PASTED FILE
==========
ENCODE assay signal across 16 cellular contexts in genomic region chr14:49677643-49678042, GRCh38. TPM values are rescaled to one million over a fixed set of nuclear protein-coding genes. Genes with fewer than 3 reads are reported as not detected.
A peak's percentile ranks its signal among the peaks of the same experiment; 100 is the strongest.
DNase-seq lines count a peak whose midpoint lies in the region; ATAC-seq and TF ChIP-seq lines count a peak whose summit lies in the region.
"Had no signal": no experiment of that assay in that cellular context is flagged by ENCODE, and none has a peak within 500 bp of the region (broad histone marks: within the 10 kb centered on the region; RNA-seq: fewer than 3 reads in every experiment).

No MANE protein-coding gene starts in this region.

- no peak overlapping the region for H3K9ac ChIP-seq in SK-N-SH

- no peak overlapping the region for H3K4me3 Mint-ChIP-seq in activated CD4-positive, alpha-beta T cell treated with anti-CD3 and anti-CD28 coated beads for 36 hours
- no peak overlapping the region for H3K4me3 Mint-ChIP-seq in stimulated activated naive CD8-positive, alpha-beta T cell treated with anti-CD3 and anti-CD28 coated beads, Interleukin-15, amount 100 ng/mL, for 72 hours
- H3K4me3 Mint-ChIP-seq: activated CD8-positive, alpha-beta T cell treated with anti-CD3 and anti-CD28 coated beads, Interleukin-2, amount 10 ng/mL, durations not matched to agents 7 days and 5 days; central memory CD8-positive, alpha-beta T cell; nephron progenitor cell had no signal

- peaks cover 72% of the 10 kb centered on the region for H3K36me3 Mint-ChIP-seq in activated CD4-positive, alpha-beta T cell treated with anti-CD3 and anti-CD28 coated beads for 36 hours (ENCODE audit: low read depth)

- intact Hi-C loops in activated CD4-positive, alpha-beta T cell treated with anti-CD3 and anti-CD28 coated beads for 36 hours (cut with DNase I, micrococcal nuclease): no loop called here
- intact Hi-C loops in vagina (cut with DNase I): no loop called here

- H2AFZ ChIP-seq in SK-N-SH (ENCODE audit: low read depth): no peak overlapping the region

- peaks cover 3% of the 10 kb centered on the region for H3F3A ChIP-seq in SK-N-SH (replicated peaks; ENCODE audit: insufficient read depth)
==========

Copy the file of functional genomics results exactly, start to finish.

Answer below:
ENCODE assay signal across 16 cellular contexts in genomic region chr14:49677643-49678042, GRCh38. TPM values are rescaled to one million over a fixed set of nuclear protein-coding genes. Genes with fewer than 3 reads are reported as not detected.
A peak's percentile ranks its signal among the peaks of the same experiment; 100 is the strongest.
DNase-seq lines count a peak whose midpoint lies in the region; ATAC-seq and TF ChIP-seq lines count a peak whose summit lies in the region.
"Had no signal": no experiment of that assay in that cellular context is flagged by ENCODE, and none has a peak within 500 bp of the region (broad histone marks: within the 10 kb centered on the region; RNA-seq: fewer than 3 reads in every experiment).

No MANE protein-coding gene starts in this region.

- no peak overlapping the region for H3K9ac ChIP-seq in SK-N-SH

- no peak overlapping the region for H3K4me3 Mint-ChIP-seq in activated CD4-positive, alpha-beta T cell treated with anti-CD3 and anti-CD28 coated beads for 36 hours
- no peak overlapping the region for H3K4me3 Mint-ChIP-seq in stimulated activated naive CD8-positive, alpha-beta T cell treated with anti-CD3 and anti-CD28 coated beads, Interleukin-15, amount 100 ng/mL, for 72 hours
- H3K4me3 Mint-ChIP-seq: activated CD8-positive, alpha-beta T cell treated with anti-CD3 and anti-CD28 coated beads, Interleukin-2, amount 10 ng/mL, durations not matched to agents 7 days and 5 days; central memory CD8-positive, alpha-beta T cell; nephron progenitor cell had no signal

- peaks cover 72% of the 10 kb centered on the region for H3K36me3 Mint-ChIP-seq in activated CD4-positive, alpha-beta T cell treated with anti-CD3 and anti-CD28 coated beads for 36 hours (ENCODE audit: low read depth)

- intact Hi-C loops in activated CD4-positive, alpha-beta T cell treated with anti-CD3 and anti-CD28 coated beads for 36 hours (cut with DNase I, micrococcal nuclease): no loop called here
- intact Hi-C loops in vagina (cut with DNase I): no loop called here

- H2AFZ ChIP-seq in SK-N-SH (ENCODE audit: low read depth): no peak overlapping the region

- peaks cover 3% of the 10 kb centered on the region for H3F3A ChIP-seq in SK-N-SH (replicated peaks; ENCODE audit: insufficient read depth)